Education & Sci Comm, Photos & Field Trips

Understanding strike and dip on geologic maps

In order to understand geology, we need to think about the rocks below our feet in three dimensions. Those spatial relationships— what’s on top of what, how rocks are faulted or folded— give us all kinds of interesting information. While maps are useful in all kinds of ways, they’re a little lacking in the 3-D department. So when we’ve measured the orientation of a rock layer, we need a way to represent that on a map. Here’s a basic primer on how that’s done.

The geological lingo for this is “strike and dip”. The words may be confusing at first, but it’s really quite simple. Let’s start with some nice, horizontal sedimentary rocks. Pretend the top of this block is the surface of the Earth. Picture a kangaroo hopping across it, if that helps or entertains you.


Let’s picture a single layer of that rock and tilt it downward to the right. The tilt of that layer is what we call “dip”. We describe this layer as dipping to the right, because that’s the direction it’s tilted downwards toward. We measure the dip as the angle between the layer and horizontal.


Now, let’s try to imagine looking at that same tilted layer from directly above it. Again, it’s dipping downward to the right. Draw a horizontal line across that layer— that’s what we call the “strike”. (Don’t worry about why we use that word.) In this example, the strike is north-south. That means this layer is dipping to the east.


Here’s a block made of tilted layers instead of horizontal ones. The top of the block is still the surface of the Earth, but I’ve sliced out a piece of the block to help us visualize this better. Imagine you’re looking at a cliff.


When you look at the side of the block, you can see the dip. When you look at the top of the block (the surface), you can see the strike. Click the image below to explore a real outcrop of sandstone and siltstone from the Oregon coast that looks a lot like this. Be sure to zoom in and get a closer look.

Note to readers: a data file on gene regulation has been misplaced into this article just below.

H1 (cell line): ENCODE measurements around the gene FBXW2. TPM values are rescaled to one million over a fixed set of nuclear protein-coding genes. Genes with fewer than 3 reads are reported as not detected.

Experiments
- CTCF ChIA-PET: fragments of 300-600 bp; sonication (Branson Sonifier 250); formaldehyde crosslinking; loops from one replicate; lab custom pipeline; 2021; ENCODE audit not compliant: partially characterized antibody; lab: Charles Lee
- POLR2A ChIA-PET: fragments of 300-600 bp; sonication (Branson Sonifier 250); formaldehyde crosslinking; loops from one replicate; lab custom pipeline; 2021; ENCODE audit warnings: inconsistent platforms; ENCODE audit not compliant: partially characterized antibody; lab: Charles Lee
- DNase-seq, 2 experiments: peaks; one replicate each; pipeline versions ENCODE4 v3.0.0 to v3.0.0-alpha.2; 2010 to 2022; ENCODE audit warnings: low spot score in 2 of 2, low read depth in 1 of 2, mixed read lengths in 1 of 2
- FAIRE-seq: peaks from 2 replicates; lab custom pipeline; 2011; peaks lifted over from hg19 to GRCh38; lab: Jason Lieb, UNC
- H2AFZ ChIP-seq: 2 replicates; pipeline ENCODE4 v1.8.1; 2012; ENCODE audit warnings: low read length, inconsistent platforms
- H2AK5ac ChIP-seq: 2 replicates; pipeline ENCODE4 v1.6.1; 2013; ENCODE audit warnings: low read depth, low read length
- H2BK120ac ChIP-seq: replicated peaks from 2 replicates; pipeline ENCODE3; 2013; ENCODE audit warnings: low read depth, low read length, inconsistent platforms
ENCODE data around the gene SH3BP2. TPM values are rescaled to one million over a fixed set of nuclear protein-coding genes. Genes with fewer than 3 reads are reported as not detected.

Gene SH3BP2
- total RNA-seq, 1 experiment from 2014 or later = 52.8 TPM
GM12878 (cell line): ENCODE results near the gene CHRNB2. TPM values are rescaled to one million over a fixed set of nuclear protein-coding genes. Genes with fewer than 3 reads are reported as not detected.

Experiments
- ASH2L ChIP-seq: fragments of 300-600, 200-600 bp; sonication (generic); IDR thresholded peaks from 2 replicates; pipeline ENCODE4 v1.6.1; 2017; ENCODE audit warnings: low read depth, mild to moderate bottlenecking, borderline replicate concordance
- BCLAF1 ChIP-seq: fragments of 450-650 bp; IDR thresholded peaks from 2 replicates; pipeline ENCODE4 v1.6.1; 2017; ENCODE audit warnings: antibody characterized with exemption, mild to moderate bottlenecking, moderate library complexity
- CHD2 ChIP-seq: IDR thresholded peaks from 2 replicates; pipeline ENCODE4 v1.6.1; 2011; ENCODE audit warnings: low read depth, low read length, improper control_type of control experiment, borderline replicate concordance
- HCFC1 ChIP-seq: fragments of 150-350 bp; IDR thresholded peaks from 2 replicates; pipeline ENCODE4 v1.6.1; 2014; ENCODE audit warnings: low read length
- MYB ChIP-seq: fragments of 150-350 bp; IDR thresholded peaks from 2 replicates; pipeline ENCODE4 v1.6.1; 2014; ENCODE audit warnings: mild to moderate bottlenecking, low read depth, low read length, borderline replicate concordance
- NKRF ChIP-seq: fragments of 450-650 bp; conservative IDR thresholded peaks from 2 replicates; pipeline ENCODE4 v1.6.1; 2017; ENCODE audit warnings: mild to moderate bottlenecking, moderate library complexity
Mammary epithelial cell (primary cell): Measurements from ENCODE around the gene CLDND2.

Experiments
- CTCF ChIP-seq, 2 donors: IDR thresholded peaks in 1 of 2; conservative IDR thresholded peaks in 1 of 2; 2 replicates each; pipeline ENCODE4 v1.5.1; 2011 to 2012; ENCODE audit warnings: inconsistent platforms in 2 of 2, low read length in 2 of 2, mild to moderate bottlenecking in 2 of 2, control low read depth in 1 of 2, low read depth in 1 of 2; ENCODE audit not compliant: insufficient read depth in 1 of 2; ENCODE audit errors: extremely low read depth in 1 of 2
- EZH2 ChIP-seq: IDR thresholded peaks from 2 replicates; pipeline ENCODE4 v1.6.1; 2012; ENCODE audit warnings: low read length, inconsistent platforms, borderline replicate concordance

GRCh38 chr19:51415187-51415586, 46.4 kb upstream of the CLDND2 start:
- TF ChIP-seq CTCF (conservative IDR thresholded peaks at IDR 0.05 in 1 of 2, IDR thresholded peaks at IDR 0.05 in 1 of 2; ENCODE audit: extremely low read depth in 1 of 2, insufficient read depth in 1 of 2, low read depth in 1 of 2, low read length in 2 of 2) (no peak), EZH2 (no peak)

Here’s an annotated image of that outcrop, just to make sure you can see the strike and dip. You can click on this image to see more photos from this spot. If you click this link, you can check out  the area with Google Earth.


Geologists carefully measure the strike and dip on an outcrop like that using a tool called a Brunton compass, pictured below.

Wikimedia Commons

Once you’ve made the measurements, you can display them on a geologic map— which was our goal at the start of this post. Strike is easy enough, since it’s a compass direction. If we measured the rock striking north-south, we would draw a short, vertical line on the map in the location of our measurement (assuming up is north). If the rock was dipping 45 degrees to the east, we would add a tick mark at the midpoint of  our strike line, pointing east. Think of the tick mark as an arrow pointing in the direction a ball would roll if you could set it on that rock layer. Just below that we would write the measured dip: “45”. It would look something like the example below. The different colors on the map represent the different rock layers exposed at the surface, just like looking at one of the block diagrams from above. Without the strike and dip symbol, we would have no idea if those layers were dipping to the west, to the east, or were vertical. But by adding this simple symbol, we can understand something about the 3-D orientation of the rocks.


Hat tip to Lockwood DeWitt for giving me the idea for this post.


Groundwater Contamination Activity

Another classroom activity, this one using a scenario of investigating groundwater contamination at a gas station to reinforce some basic concepts about hydraulic head and groundwater flow. It’s based on a lab by Karen Kortz at CCRI which I stumbled across on the SERC website. I expanded the grid a bit, put together a slick spreadsheet that can be used to recall the data efficiently, shortened it up to take up a little less class time, and added a few questions related to real-world site investigations. It’s probably appropriate for any intro-level class that discusses groundwater, be that high school or college.

It goes like this: student groups select three locations to drill monitoring wells at a gas station where underground storage tanks were found to have leaked. I tap the locations into the spreadsheet (i.e. K7, M22, Q13) and it brings up the head in the well and the concentration of benzene in a sample from the well. They work out flow direction and then get to pick three final monitoring wells. After that, they’ve got to make a best guess of flow direction and contamination extent, and think about risks to surrounding homes. If you can, it’s great to show them a map (or some examples) of contaminated sites in your site after this. (Here’s Wisconsin’s, for example.)

Feel free to use/adapt. Ideas to extend or improve the activity are also welcome.

Activity_GroundwaterContamination (Word doc)
Activity_GroundwaterContamination (PDF)
Activity_GroundwaterContamination (Excel spreadsheet)

First sheet of spreadsheet is data lookup form to use in class. Second sheet shows head gradient (slightly distorted geometrically), and third shows benzene concentrations. One interesting thing to do is compare estimates from different groups to “reality” to demonstrate how imperfect interpretations from real-world data are.